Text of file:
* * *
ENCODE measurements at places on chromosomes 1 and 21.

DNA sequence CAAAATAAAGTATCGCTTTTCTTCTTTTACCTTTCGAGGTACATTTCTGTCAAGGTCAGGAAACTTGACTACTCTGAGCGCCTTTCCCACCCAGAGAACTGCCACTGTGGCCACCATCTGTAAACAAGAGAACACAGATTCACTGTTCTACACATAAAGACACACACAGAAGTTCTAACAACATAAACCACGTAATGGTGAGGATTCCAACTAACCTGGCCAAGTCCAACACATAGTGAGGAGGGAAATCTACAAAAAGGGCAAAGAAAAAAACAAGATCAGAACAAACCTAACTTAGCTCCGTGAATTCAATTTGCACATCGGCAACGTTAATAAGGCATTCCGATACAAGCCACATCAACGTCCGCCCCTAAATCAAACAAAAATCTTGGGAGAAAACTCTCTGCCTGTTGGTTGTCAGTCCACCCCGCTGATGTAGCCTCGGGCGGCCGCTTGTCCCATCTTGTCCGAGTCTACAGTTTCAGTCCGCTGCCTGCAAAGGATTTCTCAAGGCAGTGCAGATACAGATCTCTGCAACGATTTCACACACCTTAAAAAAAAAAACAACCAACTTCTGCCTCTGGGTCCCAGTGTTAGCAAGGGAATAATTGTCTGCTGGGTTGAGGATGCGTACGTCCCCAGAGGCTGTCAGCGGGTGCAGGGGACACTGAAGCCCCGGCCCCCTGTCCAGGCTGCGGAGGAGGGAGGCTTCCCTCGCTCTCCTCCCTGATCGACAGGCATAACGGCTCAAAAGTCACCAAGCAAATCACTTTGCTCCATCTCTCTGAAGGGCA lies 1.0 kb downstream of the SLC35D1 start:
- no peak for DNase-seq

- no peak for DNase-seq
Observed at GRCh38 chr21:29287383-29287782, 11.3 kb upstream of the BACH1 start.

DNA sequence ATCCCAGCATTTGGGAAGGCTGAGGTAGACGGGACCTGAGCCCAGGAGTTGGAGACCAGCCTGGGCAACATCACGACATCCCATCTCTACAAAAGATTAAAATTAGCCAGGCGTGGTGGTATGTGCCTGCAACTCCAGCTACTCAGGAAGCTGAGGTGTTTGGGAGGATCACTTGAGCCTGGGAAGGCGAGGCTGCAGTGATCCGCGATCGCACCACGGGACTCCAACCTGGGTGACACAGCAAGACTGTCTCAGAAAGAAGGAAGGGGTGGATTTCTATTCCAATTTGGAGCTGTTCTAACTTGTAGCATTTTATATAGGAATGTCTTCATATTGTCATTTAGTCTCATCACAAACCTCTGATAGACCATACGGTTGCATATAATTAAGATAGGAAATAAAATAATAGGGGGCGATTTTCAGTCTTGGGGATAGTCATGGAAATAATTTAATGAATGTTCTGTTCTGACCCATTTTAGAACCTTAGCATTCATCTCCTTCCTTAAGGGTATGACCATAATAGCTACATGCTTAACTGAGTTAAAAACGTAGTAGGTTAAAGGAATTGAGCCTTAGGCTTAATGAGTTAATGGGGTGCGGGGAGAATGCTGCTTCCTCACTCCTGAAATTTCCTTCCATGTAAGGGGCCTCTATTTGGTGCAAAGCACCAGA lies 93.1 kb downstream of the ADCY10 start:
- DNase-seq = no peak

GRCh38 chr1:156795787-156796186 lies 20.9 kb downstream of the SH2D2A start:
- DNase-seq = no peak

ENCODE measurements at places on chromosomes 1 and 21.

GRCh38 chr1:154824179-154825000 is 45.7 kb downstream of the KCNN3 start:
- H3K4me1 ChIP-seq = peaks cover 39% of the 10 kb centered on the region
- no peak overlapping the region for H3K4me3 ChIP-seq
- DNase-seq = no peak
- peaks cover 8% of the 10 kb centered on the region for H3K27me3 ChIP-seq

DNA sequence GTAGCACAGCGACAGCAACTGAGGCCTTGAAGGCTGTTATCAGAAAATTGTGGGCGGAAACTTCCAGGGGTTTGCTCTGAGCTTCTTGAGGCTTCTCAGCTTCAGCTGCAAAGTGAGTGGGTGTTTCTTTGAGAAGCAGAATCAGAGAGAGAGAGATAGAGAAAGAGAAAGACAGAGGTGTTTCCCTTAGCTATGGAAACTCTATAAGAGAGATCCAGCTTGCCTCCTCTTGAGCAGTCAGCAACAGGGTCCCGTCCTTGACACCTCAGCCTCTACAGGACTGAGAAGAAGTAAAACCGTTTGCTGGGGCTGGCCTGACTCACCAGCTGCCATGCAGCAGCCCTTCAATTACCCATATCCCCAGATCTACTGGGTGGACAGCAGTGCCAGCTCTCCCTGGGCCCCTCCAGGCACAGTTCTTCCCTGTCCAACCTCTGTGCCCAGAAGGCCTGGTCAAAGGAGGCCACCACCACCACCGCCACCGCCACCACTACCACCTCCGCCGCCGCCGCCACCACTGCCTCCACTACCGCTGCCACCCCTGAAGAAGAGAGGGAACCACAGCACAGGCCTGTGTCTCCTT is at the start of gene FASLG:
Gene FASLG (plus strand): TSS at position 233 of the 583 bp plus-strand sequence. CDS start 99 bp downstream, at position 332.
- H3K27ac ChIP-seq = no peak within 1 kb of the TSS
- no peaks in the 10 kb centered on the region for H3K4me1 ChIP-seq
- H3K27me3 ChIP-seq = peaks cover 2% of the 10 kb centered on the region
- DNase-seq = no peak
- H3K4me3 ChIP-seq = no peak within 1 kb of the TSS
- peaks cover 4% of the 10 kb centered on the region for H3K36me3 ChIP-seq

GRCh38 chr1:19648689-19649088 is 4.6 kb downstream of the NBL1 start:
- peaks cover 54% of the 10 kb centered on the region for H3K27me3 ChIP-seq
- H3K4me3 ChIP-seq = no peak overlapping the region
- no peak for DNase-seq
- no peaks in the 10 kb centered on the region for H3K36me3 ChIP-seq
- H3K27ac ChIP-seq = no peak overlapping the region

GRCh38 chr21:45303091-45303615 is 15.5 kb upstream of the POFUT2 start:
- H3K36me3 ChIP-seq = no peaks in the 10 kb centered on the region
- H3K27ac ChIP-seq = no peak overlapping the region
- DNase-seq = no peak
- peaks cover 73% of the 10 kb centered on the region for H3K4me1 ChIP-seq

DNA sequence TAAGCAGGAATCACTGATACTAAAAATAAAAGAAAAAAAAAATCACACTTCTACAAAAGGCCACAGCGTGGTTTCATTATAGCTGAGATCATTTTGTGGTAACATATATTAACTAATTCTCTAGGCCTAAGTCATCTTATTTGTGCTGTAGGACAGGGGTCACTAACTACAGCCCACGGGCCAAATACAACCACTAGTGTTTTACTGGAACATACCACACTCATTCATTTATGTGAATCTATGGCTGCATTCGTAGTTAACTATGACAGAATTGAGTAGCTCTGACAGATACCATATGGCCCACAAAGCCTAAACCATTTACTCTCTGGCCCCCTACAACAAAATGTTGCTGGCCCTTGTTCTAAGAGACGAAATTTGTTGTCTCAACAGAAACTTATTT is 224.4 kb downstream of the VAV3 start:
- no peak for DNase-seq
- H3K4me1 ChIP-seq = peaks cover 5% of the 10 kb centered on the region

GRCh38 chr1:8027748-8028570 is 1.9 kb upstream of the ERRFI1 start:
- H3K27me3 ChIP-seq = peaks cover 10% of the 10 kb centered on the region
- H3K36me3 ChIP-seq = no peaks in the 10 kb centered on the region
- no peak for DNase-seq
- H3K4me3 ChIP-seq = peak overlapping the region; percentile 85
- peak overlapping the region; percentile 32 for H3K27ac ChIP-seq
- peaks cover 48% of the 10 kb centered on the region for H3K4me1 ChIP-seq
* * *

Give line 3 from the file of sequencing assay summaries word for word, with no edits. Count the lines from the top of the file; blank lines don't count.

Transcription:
- no peak for DNase-seq